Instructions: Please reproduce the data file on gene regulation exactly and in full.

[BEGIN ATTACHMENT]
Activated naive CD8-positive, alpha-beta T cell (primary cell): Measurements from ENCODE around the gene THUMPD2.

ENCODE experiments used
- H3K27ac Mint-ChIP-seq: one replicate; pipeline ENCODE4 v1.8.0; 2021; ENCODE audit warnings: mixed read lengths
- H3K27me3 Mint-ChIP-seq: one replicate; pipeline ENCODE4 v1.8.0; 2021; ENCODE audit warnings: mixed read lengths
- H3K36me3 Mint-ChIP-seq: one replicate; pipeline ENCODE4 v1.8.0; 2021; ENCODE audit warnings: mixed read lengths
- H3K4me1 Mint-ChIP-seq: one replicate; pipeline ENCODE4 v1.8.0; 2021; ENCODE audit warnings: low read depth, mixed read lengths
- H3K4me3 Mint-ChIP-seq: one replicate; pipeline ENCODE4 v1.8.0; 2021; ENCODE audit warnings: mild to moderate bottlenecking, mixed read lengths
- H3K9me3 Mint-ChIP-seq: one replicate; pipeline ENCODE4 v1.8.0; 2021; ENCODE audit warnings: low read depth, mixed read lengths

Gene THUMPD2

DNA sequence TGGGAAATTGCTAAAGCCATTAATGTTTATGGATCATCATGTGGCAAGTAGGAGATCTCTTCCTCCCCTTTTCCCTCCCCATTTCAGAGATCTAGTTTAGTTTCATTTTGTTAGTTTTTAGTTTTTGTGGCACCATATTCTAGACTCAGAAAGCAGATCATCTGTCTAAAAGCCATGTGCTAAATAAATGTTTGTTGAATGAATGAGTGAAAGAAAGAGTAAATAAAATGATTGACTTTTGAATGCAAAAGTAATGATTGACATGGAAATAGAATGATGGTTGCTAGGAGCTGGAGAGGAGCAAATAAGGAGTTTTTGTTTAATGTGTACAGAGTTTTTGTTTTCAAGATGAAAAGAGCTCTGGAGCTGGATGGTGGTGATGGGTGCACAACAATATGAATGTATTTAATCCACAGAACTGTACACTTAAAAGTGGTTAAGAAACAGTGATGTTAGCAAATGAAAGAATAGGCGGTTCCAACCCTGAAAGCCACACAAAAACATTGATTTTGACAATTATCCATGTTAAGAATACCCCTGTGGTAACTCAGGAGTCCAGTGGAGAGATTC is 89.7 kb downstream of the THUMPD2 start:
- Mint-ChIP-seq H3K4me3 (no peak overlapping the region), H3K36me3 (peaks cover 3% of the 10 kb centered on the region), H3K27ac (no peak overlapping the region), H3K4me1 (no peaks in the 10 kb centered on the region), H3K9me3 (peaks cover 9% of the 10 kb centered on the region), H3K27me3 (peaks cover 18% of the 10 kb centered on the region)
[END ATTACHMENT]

Activated naive CD8-positive, alpha-beta T cell (primary cell): Measurements from ENCODE around the gene THUMPD2.

ENCODE experiments used
- H3K27ac Mint-ChIP-seq: one replicate; pipeline ENCODE4 v1.8.0; 2021; ENCODE audit warnings: mixed read lengths
- H3K27me3 Mint-ChIP-seq: one replicate; pipeline ENCODE4 v1.8.0; 2021; ENCODE audit warnings: mixed read lengths
- H3K36me3 Mint-ChIP-seq: one replicate; pipeline ENCODE4 v1.8.0; 2021; ENCODE audit warnings: mixed read lengths
- H3K4me1 Mint-ChIP-seq: one replicate; pipeline ENCODE4 v1.8.0; 2021; ENCODE audit warnings: low read depth, mixed read lengths
- H3K4me3 Mint-ChIP-seq: one replicate; pipeline ENCODE4 v1.8.0; 2021; ENCODE audit warnings: mild to moderate bottlenecking, mixed read lengths
- H3K9me3 Mint-ChIP-seq: one replicate; pipeline ENCODE4 v1.8.0; 2021; ENCODE audit warnings: low read depth, mixed read lengths

Gene THUMPD2

DNA sequence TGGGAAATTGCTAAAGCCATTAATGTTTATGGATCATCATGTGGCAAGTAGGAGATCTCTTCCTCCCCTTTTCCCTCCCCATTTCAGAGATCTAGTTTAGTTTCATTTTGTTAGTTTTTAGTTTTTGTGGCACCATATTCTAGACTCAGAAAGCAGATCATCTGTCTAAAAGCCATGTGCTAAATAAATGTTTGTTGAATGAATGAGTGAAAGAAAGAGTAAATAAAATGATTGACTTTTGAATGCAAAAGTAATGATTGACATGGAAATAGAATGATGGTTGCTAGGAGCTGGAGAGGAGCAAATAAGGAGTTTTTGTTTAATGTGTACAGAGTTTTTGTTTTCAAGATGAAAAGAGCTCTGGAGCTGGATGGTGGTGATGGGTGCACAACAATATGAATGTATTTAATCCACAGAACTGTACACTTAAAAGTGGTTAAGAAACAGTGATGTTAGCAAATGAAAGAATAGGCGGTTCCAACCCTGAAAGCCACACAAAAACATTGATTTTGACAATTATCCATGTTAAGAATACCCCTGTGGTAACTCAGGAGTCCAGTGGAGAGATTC is 89.7 kb downstream of the THUMPD2 start:
- Mint-ChIP-seq H3K4me3 (no peak overlapping the region), H3K36me3 (peaks cover 3% of the 10 kb centered on the region), H3K27ac (no peak overlapping the region), H3K4me1 (no peaks in the 10 kb centered on the region), H3K9me3 (peaks cover 9% of the 10 kb centered on the region), H3K27me3 (peaks cover 18% of the 10 kb centered on the region)